Mansfield Park is in more ways than one a story of education. Jane Austen not only chronicles the growth of her protagonist from a timid eight-year-old to a strongly principled young woman here; she also traces the miseducation of a panoply of characters from Maria Bertram to Mary and Henry Crawford. While Fanny flourishes under Edmund's tutelage, others—most strikingly the Crawfords—have personal charm and good nature to spare, yet are corrupted through lack of guidance and bad example. One brief episode from Fanny's visit to Portsmouth in the final third of the novel isolates this theme, framing the question in simpler terms than would be appropriate among the finely nuanced characters inhabiting Mansfield with their complex interrelationships. The basic narrative of the episode is simple: Fanny reacquaints herself with her younger sister, Susan, eventually discerning the girl's excellent nature, and gradually gains the confidence to guide her in refining her actions to accord with this. Yet behind Austen's satire here is the serious question of whether education might not be overrated as encouraging true morality when its true effect is to make one agree with the tastes of respectable, upper-middle class England. While Fanny essentially identifies herself as an inculcator of morality, her reliability is called into question by her overall attitude towards her childhood and adoptive homes, which often seems more a matter of personal taste than the weight she lends it would warrant. Ultimately, the narrative resolves the question by finding in the great literature of the world an objective standard by which both Fanny and the reader can evaluate what sort of behavior is morally praiseworthy.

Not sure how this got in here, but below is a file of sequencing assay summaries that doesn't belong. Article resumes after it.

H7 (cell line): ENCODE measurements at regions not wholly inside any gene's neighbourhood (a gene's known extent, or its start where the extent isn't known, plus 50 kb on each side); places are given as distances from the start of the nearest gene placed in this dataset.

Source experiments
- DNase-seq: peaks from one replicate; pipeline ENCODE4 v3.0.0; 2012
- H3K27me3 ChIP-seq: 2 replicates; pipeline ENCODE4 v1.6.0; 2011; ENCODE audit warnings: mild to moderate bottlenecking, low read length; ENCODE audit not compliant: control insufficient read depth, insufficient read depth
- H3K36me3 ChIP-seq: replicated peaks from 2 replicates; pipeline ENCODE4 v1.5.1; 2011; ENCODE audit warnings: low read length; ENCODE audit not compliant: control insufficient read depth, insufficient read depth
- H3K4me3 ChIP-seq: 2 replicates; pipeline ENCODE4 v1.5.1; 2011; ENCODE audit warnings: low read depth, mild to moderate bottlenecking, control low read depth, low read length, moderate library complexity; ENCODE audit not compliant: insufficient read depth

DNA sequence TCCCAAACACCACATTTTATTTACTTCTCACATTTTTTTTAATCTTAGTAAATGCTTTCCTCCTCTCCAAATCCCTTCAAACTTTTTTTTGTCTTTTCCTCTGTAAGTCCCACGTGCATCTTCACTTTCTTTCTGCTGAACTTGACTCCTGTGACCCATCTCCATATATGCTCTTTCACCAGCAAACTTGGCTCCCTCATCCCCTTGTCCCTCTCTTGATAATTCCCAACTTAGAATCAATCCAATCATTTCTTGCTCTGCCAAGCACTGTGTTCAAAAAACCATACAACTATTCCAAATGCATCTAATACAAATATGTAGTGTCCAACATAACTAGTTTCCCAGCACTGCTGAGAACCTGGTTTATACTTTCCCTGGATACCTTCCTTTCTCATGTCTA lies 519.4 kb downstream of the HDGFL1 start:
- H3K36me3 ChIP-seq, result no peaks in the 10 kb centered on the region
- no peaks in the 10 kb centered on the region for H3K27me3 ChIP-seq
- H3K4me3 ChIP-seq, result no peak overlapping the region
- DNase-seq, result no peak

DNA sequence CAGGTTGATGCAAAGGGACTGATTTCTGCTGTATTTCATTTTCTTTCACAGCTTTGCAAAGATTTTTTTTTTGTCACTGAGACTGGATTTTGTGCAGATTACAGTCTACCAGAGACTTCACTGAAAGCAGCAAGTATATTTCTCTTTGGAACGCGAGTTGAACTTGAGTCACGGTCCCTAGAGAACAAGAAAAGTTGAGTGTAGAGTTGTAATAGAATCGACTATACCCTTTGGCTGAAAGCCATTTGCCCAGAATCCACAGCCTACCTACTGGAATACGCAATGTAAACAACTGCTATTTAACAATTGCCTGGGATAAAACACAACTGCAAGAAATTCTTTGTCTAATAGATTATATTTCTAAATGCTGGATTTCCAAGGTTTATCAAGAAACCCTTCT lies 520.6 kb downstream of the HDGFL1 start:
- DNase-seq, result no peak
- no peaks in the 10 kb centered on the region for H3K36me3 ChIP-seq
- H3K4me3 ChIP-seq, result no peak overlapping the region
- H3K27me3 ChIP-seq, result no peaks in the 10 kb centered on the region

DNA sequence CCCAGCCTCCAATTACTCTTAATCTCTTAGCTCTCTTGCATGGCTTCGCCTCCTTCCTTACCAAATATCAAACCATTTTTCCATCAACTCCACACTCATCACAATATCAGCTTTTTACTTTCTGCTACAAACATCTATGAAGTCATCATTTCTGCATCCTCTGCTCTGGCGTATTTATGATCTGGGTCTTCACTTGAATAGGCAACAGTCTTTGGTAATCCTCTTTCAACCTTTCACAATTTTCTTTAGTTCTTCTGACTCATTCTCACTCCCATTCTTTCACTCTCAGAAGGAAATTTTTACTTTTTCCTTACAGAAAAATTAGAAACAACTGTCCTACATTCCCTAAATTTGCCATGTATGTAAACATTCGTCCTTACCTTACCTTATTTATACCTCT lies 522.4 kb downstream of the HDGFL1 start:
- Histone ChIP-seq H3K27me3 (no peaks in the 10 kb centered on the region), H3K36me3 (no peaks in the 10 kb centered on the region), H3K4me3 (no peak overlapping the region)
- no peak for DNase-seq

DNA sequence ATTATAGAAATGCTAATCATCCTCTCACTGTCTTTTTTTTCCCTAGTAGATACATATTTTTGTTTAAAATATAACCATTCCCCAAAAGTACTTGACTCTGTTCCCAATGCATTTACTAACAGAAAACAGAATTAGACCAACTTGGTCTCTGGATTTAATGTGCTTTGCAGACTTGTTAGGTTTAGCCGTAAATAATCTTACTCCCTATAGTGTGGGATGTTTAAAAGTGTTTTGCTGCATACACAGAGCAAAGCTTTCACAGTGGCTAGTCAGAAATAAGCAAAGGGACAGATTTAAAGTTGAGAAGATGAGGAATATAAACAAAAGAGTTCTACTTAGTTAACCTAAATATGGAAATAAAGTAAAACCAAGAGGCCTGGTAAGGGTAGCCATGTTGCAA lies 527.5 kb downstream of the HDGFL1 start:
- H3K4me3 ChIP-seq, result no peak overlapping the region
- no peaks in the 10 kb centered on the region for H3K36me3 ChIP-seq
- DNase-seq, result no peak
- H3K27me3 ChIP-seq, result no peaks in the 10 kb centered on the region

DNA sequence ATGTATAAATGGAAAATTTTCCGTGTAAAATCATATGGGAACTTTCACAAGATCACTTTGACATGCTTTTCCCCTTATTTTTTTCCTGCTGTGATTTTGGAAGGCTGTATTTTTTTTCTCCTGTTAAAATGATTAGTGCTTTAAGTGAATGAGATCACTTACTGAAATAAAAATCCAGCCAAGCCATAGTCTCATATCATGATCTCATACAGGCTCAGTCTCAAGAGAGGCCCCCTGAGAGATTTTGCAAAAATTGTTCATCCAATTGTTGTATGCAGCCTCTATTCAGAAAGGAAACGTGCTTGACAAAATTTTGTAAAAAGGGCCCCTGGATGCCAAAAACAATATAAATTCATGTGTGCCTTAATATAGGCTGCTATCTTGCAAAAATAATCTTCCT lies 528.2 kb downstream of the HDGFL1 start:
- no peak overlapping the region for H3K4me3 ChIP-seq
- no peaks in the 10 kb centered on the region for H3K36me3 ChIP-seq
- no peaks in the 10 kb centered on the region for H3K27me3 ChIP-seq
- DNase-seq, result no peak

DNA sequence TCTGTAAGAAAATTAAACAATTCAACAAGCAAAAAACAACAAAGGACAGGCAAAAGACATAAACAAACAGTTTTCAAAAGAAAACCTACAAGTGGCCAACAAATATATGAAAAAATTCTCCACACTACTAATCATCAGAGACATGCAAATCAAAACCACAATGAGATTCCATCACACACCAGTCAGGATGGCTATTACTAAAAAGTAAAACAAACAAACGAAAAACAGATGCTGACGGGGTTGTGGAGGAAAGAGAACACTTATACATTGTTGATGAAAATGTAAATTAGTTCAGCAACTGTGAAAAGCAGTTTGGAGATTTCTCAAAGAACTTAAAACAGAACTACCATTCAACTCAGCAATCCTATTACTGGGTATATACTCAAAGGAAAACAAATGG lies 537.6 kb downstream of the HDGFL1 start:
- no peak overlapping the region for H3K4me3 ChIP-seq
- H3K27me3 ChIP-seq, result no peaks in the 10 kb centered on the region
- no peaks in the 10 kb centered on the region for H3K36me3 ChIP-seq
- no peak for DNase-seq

Though she introduces this chapter with an epistolary portion and ends it describing Fanny's expectation of another letter, Austen focuses exclusively on the situation at Fanny's home in Portsmouth throughout the central portion. Much of this central panel is descriptive rather than plot driven: Fanny analyzes her sister's character, her opinions channeled through narrative use of free indirect discourse, as when she admits to herself that “Susan tried to be useful, where she could only have gone away and cried” (Austen, 388). Musing that it was not “wonderful” that a “girl of fourteen acting only on her own unassisted reason, should err,” Fanny begins to understand that Susan is constantly busy and argumentative not with the same viciousness as Mrs. Norris habitually displays, but through a genuine but uninstructed desire to help her family (Austen, 388). Yet despite her ability to see “much that was wrong at home” and to attempt to “set it right” she clearly needs direction in how to put these aspirations into effect. Reticent by nature, Fanny cannot at first “imagine herself capable of guiding or informing anyone”; yet her meditations on the matter embolden her and she exerts herself increasingly to assist her sister, first by giving her “occasional hints,” then by settling the knife controversy between Susan and Betsey (Austen, 389). Ultimately identifying Susan's difficulty as lack of a “cousin Edmund to direct her thoughts and form her principles” Fanny begins to imitate Edmund's method of directing principles through encouraging reading (Austen, 390). “Daring” in her new wealth, she subscribes to a “circulating library” and creates an upstairs retreat reminiscent of her own apartment at Mansfield in which she and Susan could work, talk, and read (Austen, 390).